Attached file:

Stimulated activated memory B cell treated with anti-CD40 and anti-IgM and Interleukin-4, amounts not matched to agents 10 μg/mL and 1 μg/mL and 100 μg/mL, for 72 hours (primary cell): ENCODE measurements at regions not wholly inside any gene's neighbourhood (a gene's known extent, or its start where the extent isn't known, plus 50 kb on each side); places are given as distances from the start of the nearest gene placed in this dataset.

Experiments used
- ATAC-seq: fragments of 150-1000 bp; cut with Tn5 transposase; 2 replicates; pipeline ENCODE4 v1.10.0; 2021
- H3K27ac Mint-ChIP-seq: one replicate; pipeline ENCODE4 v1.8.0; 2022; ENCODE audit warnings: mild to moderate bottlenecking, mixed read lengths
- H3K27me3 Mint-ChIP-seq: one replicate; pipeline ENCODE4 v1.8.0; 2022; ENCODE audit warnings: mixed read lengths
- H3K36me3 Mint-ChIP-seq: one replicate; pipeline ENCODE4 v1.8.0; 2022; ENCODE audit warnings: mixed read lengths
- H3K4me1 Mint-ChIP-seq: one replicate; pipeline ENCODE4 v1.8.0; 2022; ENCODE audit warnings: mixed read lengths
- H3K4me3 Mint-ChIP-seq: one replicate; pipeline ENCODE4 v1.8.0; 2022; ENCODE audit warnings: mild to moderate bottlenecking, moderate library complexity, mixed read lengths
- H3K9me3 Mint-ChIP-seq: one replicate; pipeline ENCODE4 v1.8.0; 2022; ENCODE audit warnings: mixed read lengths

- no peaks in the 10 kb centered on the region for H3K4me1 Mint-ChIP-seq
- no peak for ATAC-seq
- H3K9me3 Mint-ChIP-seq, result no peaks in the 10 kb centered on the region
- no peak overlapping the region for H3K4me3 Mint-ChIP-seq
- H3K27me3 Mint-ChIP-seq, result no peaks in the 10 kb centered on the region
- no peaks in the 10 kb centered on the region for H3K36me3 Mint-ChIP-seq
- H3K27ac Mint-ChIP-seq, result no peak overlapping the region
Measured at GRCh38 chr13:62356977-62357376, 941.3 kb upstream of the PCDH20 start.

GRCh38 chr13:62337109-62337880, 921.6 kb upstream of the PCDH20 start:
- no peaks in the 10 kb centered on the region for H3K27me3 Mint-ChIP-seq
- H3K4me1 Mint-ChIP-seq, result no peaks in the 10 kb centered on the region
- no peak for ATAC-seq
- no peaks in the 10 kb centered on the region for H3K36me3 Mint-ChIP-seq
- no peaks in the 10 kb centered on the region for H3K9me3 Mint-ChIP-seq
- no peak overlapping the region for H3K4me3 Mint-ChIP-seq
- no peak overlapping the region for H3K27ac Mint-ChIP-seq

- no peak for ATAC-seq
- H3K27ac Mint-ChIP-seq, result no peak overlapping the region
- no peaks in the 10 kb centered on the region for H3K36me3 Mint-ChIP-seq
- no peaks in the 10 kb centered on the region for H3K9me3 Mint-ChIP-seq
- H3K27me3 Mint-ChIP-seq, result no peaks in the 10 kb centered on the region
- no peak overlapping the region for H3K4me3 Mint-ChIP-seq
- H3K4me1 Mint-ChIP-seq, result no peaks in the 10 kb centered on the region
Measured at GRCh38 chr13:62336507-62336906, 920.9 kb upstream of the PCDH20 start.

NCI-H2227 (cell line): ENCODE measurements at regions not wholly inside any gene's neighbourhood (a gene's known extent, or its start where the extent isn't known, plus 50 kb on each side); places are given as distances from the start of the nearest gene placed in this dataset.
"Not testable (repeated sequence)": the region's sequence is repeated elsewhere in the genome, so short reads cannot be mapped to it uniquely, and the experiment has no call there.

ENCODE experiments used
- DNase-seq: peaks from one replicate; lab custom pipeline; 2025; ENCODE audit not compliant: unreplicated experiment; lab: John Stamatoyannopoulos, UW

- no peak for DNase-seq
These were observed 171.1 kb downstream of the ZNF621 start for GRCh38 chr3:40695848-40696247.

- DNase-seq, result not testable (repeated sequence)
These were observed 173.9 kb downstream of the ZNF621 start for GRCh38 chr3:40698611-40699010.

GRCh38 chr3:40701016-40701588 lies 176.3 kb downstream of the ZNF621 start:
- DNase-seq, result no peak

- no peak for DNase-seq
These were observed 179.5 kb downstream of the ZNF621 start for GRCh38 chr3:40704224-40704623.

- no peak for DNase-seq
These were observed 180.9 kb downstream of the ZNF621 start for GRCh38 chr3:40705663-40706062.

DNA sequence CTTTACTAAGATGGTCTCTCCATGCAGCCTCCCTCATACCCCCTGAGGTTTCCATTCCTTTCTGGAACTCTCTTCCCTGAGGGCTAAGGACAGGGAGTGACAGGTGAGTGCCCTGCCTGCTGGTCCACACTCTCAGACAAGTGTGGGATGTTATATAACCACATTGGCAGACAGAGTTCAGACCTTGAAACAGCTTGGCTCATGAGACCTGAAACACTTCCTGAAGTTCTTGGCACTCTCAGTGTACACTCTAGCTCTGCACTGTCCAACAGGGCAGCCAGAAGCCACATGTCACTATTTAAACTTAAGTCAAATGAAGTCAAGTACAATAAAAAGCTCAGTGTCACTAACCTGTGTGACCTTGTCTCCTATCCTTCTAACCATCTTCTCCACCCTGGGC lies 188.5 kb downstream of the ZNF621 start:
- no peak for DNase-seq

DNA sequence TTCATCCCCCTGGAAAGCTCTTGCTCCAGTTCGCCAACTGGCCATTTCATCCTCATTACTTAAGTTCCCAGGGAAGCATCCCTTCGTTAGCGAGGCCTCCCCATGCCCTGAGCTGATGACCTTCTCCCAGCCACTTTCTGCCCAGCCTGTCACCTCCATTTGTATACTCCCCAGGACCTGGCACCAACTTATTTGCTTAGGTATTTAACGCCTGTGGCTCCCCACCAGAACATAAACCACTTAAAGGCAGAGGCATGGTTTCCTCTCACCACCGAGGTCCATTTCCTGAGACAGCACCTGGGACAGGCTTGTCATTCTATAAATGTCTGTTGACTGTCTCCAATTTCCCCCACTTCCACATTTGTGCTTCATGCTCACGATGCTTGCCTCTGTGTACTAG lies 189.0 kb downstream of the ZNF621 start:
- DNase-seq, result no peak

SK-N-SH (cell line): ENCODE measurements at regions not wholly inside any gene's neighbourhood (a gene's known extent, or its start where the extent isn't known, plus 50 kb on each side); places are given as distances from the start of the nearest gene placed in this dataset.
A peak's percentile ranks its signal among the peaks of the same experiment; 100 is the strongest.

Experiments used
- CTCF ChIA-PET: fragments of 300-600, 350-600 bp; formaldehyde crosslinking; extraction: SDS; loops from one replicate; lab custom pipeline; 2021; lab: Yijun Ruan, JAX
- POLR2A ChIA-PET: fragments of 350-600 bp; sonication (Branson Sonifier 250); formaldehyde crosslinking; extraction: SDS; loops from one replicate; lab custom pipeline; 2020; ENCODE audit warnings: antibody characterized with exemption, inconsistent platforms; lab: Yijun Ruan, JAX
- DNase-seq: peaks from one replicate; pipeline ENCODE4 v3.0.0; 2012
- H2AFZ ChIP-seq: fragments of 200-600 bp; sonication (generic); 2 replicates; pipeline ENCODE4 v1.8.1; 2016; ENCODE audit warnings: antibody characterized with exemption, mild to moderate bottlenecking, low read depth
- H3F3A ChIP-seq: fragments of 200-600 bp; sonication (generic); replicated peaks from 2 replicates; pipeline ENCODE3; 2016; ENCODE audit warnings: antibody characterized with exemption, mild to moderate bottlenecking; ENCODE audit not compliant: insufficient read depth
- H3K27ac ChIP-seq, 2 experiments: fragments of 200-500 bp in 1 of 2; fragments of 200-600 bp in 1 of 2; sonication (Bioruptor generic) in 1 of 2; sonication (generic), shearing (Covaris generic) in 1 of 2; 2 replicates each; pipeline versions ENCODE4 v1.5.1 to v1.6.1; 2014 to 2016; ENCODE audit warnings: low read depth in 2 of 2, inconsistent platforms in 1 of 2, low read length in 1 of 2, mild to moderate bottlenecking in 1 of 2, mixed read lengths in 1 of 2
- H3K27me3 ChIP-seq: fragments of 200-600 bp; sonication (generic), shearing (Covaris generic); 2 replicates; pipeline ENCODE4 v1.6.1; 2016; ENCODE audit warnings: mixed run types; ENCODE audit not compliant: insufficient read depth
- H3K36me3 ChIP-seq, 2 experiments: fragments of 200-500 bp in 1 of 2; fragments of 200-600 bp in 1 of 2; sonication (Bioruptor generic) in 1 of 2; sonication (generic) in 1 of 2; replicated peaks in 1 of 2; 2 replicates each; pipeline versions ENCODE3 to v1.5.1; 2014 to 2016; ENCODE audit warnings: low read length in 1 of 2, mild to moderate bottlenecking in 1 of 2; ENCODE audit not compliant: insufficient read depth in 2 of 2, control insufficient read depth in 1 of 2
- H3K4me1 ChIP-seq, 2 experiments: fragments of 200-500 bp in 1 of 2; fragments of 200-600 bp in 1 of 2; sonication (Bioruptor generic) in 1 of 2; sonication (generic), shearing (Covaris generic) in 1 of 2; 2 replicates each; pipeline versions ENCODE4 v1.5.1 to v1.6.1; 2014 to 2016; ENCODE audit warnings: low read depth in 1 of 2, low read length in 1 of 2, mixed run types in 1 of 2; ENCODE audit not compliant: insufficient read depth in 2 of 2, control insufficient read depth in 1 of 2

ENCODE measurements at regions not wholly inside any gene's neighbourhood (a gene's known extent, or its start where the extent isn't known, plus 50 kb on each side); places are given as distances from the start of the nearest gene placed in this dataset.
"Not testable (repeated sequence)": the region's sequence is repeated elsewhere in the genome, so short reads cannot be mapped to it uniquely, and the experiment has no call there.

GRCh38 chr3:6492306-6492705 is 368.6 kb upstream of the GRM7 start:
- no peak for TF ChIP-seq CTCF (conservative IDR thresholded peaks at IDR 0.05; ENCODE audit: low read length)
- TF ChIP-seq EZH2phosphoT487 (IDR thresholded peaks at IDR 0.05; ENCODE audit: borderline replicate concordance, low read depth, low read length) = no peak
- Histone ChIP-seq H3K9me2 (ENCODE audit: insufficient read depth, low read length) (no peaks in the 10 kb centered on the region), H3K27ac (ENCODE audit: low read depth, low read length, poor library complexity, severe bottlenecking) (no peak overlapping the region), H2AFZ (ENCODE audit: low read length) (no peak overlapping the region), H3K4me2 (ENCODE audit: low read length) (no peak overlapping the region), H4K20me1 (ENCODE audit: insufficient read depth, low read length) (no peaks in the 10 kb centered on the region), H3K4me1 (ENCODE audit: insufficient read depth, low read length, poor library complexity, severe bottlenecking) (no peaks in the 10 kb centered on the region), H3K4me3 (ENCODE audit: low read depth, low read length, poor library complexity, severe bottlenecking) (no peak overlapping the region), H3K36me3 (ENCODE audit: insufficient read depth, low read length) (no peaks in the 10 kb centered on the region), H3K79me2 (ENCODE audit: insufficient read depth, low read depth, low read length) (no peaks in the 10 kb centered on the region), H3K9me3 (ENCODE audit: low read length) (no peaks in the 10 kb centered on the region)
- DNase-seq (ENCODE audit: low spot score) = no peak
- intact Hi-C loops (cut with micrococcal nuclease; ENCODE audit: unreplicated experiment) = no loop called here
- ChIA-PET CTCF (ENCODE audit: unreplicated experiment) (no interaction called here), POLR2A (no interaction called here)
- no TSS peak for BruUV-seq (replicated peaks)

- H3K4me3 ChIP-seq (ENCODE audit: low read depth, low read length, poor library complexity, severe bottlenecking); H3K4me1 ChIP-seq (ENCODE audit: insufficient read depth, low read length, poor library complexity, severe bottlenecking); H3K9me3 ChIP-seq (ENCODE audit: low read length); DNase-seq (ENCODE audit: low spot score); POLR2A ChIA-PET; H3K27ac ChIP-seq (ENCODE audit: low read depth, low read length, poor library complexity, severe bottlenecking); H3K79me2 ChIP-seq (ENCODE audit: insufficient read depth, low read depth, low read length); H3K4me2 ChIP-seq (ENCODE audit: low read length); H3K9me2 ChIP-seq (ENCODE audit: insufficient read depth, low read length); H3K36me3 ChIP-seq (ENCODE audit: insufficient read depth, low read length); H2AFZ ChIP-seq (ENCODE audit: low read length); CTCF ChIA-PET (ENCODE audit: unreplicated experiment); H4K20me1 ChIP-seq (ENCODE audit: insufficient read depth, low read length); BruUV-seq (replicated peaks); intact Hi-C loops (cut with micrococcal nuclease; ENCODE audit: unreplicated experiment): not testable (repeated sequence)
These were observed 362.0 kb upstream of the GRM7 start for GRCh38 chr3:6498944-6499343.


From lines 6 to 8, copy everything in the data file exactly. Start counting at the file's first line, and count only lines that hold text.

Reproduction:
- H3K36me3 Mint-ChIP-seq: one replicate; pipeline ENCODE4 v1.8.0; 2022; ENCODE audit warnings: mixed read lengths
- H3K4me1 Mint-ChIP-seq: one replicate; pipeline ENCODE4 v1.8.0; 2022; ENCODE audit warnings: mixed read lengths
- H3K4me3 Mint-ChIP-seq: one replicate; pipeline ENCODE4 v1.8.0; 2022; ENCODE audit warnings: mild to moderate bottlenecking, moderate library complexity, mixed read lengths